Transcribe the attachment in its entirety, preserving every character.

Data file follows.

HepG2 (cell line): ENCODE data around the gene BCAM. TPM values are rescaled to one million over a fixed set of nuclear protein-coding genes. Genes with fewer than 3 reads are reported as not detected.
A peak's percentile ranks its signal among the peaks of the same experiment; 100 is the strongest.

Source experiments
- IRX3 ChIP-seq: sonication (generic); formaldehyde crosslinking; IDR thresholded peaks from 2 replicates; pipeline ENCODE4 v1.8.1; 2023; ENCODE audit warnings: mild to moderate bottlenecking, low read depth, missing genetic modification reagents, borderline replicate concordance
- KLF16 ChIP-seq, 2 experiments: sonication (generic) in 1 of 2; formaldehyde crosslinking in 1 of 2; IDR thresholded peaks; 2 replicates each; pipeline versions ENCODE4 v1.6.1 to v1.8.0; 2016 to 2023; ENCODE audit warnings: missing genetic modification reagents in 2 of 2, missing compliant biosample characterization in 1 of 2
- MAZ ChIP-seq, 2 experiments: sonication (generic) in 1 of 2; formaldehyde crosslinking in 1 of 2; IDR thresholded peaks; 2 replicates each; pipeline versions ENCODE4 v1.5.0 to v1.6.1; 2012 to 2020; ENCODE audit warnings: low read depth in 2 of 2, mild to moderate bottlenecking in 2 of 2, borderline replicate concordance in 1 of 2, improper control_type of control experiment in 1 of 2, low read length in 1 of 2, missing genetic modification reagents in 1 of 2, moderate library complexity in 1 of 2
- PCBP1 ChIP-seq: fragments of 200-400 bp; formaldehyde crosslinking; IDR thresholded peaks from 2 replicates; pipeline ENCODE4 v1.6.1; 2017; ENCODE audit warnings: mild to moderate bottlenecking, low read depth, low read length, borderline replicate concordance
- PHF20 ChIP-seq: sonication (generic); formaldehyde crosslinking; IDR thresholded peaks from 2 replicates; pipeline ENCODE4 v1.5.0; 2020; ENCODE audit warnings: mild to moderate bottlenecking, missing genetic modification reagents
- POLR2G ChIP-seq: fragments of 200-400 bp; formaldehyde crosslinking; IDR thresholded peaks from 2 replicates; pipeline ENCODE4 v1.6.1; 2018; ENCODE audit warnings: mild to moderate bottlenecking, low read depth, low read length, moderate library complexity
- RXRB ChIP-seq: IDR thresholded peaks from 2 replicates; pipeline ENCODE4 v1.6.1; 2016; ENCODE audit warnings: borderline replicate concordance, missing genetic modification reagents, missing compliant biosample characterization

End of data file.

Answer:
HepG2 (cell line): ENCODE data around the gene BCAM. TPM values are rescaled to one million over a fixed set of nuclear protein-coding genes. Genes with fewer than 3 reads are reported as not detected.
A peak's percentile ranks its signal among the peaks of the same experiment; 100 is the strongest.

Source experiments
- IRX3 ChIP-seq: sonication (generic); formaldehyde crosslinking; IDR thresholded peaks from 2 replicates; pipeline ENCODE4 v1.8.1; 2023; ENCODE audit warnings: mild to moderate bottlenecking, low read depth, missing genetic modification reagents, borderline replicate concordance
- KLF16 ChIP-seq, 2 experiments: sonication (generic) in 1 of 2; formaldehyde crosslinking in 1 of 2; IDR thresholded peaks; 2 replicates each; pipeline versions ENCODE4 v1.6.1 to v1.8.0; 2016 to 2023; ENCODE audit warnings: missing genetic modification reagents in 2 of 2, missing compliant biosample characterization in 1 of 2
- MAZ ChIP-seq, 2 experiments: sonication (generic) in 1 of 2; formaldehyde crosslinking in 1 of 2; IDR thresholded peaks; 2 replicates each; pipeline versions ENCODE4 v1.5.0 to v1.6.1; 2012 to 2020; ENCODE audit warnings: low read depth in 2 of 2, mild to moderate bottlenecking in 2 of 2, borderline replicate concordance in 1 of 2, improper control_type of control experiment in 1 of 2, low read length in 1 of 2, missing genetic modification reagents in 1 of 2, moderate library complexity in 1 of 2
- PCBP1 ChIP-seq: fragments of 200-400 bp; formaldehyde crosslinking; IDR thresholded peaks from 2 replicates; pipeline ENCODE4 v1.6.1; 2017; ENCODE audit warnings: mild to moderate bottlenecking, low read depth, low read length, borderline replicate concordance
- PHF20 ChIP-seq: sonication (generic); formaldehyde crosslinking; IDR thresholded peaks from 2 replicates; pipeline ENCODE4 v1.5.0; 2020; ENCODE audit warnings: mild to moderate bottlenecking, missing genetic modification reagents
- POLR2G ChIP-seq: fragments of 200-400 bp; formaldehyde crosslinking; IDR thresholded peaks from 2 replicates; pipeline ENCODE4 v1.6.1; 2018; ENCODE audit warnings: mild to moderate bottlenecking, low read depth, low read length, moderate library complexity
- RXRB ChIP-seq: IDR thresholded peaks from 2 replicates; pipeline ENCODE4 v1.6.1; 2016; ENCODE audit warnings: borderline replicate concordance, missing genetic modification reagents, missing compliant biosample characterization